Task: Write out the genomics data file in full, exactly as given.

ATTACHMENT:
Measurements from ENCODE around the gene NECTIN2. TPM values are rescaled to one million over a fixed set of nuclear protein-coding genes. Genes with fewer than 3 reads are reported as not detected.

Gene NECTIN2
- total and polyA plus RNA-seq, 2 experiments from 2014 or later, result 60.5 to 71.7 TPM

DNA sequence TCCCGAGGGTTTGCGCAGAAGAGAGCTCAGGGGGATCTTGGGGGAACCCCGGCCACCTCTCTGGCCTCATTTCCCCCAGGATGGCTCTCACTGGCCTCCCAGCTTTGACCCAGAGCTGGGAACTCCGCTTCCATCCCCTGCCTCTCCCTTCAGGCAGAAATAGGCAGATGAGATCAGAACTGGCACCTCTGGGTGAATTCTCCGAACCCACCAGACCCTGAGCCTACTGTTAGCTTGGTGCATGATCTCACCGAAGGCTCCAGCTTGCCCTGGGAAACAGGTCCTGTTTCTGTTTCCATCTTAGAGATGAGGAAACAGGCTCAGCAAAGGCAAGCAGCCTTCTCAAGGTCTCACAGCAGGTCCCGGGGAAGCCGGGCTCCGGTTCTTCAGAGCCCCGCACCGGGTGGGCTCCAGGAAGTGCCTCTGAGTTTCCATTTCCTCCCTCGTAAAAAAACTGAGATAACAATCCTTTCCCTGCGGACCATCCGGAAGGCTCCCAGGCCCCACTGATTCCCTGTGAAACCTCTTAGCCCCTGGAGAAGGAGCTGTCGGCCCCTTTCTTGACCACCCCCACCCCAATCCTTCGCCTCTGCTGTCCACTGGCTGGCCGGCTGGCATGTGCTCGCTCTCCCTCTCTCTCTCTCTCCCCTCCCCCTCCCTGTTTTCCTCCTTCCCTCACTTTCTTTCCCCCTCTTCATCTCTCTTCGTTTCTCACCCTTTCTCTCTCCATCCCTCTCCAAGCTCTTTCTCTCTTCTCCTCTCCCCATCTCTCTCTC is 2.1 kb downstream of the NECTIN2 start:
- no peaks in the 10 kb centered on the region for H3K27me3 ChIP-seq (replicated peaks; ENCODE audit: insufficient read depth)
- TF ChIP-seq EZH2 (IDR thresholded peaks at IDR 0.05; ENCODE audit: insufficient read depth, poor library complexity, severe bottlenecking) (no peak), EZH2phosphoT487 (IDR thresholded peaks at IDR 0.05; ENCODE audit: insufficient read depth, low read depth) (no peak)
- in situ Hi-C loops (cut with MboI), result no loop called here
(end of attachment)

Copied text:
Measurements from ENCODE around the gene NECTIN2. TPM values are rescaled to one million over a fixed set of nuclear protein-coding genes. Genes with fewer than 3 reads are reported as not detected.

Gene NECTIN2
- total and polyA plus RNA-seq, 2 experiments from 2014 or later, result 60.5 to 71.7 TPM

DNA sequence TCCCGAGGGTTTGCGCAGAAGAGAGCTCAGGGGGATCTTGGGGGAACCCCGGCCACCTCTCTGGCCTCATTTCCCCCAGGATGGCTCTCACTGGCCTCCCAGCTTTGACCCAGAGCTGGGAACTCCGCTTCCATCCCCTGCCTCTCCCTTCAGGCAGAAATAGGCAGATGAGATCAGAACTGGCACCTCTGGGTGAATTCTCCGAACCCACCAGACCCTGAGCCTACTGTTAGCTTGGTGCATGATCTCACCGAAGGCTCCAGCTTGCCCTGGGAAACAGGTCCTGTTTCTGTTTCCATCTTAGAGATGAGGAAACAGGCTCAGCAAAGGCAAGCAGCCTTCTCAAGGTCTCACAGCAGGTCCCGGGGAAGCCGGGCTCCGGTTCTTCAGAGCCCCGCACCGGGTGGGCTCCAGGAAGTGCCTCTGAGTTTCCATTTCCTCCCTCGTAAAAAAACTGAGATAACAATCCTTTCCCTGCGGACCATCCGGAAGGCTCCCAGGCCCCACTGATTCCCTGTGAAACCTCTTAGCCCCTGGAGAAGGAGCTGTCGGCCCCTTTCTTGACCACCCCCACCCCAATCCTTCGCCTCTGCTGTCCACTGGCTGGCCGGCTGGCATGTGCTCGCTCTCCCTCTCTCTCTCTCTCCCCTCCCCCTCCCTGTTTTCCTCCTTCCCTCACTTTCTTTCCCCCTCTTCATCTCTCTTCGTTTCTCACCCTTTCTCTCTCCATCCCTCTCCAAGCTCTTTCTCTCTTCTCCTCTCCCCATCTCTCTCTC is 2.1 kb downstream of the NECTIN2 start:
- no peaks in the 10 kb centered on the region for H3K27me3 ChIP-seq (replicated peaks; ENCODE audit: insufficient read depth)
- TF ChIP-seq EZH2 (IDR thresholded peaks at IDR 0.05; ENCODE audit: insufficient read depth, poor library complexity, severe bottlenecking) (no peak), EZH2phosphoT487 (IDR thresholded peaks at IDR 0.05; ENCODE audit: insufficient read depth, low read depth) (no peak)
- in situ Hi-C loops (cut with MboI), result no loop called here